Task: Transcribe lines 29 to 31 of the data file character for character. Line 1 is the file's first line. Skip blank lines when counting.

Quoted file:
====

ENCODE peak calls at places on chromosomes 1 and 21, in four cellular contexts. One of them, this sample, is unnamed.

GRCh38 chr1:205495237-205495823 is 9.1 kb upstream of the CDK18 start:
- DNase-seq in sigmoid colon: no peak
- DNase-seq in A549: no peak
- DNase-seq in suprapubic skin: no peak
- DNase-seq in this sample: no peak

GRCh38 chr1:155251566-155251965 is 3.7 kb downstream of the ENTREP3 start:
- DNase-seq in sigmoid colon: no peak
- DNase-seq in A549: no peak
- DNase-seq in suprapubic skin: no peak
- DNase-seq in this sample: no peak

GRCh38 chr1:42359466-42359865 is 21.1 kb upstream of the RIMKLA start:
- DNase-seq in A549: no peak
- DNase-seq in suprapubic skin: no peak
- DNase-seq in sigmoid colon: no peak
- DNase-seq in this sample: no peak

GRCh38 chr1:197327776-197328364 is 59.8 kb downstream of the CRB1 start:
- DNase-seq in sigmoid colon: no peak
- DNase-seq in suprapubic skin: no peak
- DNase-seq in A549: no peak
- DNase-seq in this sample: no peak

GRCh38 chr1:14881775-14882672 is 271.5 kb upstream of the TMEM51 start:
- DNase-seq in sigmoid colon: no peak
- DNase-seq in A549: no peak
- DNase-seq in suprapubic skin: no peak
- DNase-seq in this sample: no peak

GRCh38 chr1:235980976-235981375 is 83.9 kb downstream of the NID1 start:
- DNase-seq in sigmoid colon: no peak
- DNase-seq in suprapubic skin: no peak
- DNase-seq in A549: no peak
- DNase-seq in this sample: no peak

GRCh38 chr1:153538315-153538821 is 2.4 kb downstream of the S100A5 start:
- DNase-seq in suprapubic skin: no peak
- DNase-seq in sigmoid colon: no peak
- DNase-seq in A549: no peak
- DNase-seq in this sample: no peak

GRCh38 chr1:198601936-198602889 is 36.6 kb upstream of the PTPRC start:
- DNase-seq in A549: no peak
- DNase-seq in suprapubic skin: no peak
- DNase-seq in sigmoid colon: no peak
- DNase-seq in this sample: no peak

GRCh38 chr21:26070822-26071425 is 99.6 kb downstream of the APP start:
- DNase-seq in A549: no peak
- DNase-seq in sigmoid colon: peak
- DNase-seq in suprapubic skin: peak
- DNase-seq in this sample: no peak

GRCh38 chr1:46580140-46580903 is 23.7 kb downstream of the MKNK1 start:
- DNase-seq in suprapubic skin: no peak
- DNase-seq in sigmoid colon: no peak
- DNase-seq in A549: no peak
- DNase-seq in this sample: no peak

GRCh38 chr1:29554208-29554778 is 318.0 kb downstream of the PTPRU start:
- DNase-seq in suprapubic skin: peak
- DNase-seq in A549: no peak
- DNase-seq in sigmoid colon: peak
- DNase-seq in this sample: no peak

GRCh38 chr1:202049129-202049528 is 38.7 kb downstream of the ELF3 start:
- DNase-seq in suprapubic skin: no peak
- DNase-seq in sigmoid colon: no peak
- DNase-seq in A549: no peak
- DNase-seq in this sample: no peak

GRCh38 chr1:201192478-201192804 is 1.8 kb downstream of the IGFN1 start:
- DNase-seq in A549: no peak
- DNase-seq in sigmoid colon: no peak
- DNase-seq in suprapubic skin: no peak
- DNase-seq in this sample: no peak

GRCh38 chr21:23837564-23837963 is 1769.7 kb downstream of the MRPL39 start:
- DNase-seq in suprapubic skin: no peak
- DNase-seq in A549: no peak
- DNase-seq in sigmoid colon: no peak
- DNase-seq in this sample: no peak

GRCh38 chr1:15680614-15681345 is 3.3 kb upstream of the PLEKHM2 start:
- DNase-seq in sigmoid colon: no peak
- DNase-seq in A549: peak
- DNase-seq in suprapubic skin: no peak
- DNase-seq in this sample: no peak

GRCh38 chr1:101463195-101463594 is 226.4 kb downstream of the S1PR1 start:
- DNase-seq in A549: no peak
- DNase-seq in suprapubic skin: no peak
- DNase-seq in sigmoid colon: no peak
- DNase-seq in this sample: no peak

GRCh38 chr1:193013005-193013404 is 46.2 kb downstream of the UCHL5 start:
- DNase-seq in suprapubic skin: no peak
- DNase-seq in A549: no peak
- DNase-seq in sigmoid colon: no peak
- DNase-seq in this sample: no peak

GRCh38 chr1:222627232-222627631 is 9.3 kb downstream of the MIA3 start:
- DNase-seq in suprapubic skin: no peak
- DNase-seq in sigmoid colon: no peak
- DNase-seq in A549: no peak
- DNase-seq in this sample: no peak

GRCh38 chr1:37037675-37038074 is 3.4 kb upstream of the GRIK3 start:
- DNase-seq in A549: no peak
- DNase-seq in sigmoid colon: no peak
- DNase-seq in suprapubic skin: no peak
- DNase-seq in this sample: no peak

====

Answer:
- DNase-seq in suprapubic skin: no peak
- DNase-seq in A549: no peak
- DNase-seq in this sample: no peak